Arnica use while Breastfeeding
Arnica Levels and Effects while Breastfeeding
Summary of Use during Lactation
The flowers of various Arnica species contain flavonoid glycosides, terpinoids, amines, coumarins and volatile oils. The flowers are most commonly used to make homeopathic products that are used topically as an analgesic agent. Arnica in homeopathic preparations has been used to treat mastitis and breast pain. It is also sometimes used to treat postpartum perineal pain. No information is available on the excretion of Arnica components in breastmilk. Maternal use of Arnica tea probably caused hemolytic anemia in one breastfed infant. Arnica is "generally recognized as safe" (GRAS) as a food by the U.S. Food and Drug Administration, but is not allowed in food in Canada. Oral ingestion of botannical Arnica products should be avoided because of its many toxic components, but homeopathic products and topical application are usually safe during breastfeeding. Arnica should not be used on broken skin and may cause allergic skin reactions as well as cross reactions in those allergic to members of the Asteraceae or Compositae families of plants (e.g., chamomile, chrysanthemum, dandelion, marigold, sunflower).
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Maternal Levels. Relevant published information was not found as of the revision date.
Infant Levels. Relevant published information was not found as of the revision date.
Effects in Breastfed Infants
A 9-day-old breastfed (extent not stated) infant developed hemolytic anemia 48 hours after his mother had begun drinking tea made from Arnica flowers. The infant's total bilirubin was 41mg/dL, with a direct bilirubin of 5 mg/dL and a hemoglobin of 5 g/L. The infant was otherwise healthy with normal G-6-PD status. After exchange transfusions and phototherapy, the infant's anemia corrected and bilirubin lowered to 9.9 mg/dL. The mother stopped drinking the tea and resumed breastfeeding with no further hemolysis. The infant's hemolysis was probably caused by the Arnica tea.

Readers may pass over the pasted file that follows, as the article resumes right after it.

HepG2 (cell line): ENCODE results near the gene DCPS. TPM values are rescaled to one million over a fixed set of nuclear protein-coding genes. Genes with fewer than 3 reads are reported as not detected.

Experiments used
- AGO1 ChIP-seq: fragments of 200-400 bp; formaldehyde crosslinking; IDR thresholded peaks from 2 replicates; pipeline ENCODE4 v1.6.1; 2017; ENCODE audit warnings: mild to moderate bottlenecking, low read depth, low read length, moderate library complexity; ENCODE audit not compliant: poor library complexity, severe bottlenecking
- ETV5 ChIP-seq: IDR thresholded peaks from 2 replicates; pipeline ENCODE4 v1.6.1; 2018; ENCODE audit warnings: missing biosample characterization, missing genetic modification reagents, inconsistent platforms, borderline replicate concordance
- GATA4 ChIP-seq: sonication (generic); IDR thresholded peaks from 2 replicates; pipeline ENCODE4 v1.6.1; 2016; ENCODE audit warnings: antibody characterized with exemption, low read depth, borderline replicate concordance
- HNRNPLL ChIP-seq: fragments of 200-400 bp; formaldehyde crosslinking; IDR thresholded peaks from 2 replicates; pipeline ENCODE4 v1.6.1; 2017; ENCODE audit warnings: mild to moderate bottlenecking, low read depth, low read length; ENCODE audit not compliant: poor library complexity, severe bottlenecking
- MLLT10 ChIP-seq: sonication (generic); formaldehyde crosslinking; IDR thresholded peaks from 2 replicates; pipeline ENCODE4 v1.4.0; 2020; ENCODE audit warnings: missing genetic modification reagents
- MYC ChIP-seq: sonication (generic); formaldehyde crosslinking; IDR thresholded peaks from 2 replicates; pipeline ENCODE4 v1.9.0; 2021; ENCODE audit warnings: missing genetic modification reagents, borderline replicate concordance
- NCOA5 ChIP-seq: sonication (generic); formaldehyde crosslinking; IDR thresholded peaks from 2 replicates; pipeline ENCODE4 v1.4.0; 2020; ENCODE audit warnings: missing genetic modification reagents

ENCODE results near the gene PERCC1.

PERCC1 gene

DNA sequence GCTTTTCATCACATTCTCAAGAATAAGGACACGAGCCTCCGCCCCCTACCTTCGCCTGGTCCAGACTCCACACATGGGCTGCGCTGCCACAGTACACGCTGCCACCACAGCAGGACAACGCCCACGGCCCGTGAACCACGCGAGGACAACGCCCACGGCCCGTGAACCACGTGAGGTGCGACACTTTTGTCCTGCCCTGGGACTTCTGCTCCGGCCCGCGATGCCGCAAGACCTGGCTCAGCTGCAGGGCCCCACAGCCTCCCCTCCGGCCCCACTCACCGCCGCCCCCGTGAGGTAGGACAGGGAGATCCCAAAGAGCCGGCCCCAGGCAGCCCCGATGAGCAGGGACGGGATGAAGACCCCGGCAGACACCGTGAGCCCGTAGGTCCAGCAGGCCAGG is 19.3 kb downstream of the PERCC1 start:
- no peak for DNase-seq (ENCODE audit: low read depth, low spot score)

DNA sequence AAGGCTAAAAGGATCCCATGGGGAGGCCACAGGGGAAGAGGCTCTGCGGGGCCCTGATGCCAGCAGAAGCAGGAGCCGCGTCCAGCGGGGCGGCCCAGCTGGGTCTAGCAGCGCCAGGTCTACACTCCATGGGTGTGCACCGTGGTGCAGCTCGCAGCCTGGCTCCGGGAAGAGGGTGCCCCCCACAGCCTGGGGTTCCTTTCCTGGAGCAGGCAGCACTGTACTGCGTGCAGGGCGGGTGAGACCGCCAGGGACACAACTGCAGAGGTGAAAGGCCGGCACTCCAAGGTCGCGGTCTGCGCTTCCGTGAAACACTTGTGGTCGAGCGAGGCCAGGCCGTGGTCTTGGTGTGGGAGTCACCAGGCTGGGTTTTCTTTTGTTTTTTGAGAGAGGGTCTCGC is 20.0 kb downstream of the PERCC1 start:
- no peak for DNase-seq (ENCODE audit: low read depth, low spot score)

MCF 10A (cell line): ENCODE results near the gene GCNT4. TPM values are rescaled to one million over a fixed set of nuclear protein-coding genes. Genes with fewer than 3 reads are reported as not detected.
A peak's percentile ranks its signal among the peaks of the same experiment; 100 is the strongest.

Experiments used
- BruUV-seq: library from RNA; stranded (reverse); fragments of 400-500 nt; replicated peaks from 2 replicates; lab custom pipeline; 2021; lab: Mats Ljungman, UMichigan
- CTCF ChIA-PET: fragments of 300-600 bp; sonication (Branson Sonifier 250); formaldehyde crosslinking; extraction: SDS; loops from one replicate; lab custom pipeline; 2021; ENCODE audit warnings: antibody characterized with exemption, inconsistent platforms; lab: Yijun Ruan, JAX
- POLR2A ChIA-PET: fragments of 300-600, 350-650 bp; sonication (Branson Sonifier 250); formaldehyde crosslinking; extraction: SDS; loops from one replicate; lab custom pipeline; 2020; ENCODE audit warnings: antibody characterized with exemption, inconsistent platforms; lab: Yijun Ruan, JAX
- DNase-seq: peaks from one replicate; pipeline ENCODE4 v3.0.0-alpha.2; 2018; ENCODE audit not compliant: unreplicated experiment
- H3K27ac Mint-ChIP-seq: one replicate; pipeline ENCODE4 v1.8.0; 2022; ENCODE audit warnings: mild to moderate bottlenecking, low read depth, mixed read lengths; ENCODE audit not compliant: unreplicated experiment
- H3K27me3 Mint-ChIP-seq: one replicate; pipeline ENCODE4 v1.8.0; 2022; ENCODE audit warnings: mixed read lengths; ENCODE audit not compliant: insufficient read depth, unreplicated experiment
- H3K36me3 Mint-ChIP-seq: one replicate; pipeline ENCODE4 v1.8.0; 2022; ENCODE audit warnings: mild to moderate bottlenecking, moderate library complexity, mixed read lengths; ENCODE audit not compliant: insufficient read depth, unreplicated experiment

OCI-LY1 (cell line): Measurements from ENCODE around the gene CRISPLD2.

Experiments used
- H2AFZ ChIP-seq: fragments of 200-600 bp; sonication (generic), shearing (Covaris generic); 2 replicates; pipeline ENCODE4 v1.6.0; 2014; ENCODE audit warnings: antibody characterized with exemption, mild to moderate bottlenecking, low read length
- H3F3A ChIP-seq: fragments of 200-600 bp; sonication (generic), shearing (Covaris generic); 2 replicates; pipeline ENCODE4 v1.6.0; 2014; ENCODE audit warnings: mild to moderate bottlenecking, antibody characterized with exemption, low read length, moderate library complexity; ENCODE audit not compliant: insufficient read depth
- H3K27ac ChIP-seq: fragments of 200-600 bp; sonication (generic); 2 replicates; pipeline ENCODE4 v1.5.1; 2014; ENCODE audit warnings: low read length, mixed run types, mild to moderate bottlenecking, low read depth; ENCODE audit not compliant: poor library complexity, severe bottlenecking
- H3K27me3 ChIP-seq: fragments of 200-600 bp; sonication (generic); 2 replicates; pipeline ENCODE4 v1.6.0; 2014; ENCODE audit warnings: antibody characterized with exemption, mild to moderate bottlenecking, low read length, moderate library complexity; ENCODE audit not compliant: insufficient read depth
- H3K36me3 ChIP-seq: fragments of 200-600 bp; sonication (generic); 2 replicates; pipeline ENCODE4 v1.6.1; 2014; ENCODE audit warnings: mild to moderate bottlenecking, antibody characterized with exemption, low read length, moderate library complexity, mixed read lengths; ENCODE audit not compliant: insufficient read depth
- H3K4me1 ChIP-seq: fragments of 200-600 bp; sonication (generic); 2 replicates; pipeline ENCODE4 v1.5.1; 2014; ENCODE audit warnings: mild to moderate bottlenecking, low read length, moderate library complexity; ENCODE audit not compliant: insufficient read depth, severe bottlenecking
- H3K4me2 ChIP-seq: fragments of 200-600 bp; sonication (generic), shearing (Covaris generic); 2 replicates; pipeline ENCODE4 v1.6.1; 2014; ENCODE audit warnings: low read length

Effects on Lactation and Breastmilk
Relevant published information was not found as of the revision date.
1. Castro M. Homeopathy. A theoretical framework and clinical application. J Nurse Midwifery. 1999;44:280-90. PMID: 10380446
2. Dennehy C, Tsourounis C, Bui L, King TL. The use of herbs by California midwives. J Obstet Gynecol Neonatal Nurs. 2010;39:684-93. PMID: 21044150
3. Allaire AD, Moos MK, Wells SR. Complementary and alternative medicine in pregnancy: a survey of North Carolina certified nurse-midwives. Obstet Gynecol. 2000;95:19-23. PMID: 10636495
4. Miller AD, Ly BT, Clark RF. Neonatal hemolysis associated with nursing mother ingestion of arnica tea. Clin Toxicol (Phila). 2009;47:726. Abstract. DOI: doi:10.1080/15563650903076924
Arnica chamissonis Arnica cordifolia Arnica fulgens Arnica latifolia Arnica montana Arnica sororia
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Information presented in this database is not meant as a substitute for professional judgment. You should consult your healthcare provider for breastfeeding advice related to your particular situation. The U.S. government does not warrant or assume any liability or responsibility for the accuracy or completeness of the information on this Site.
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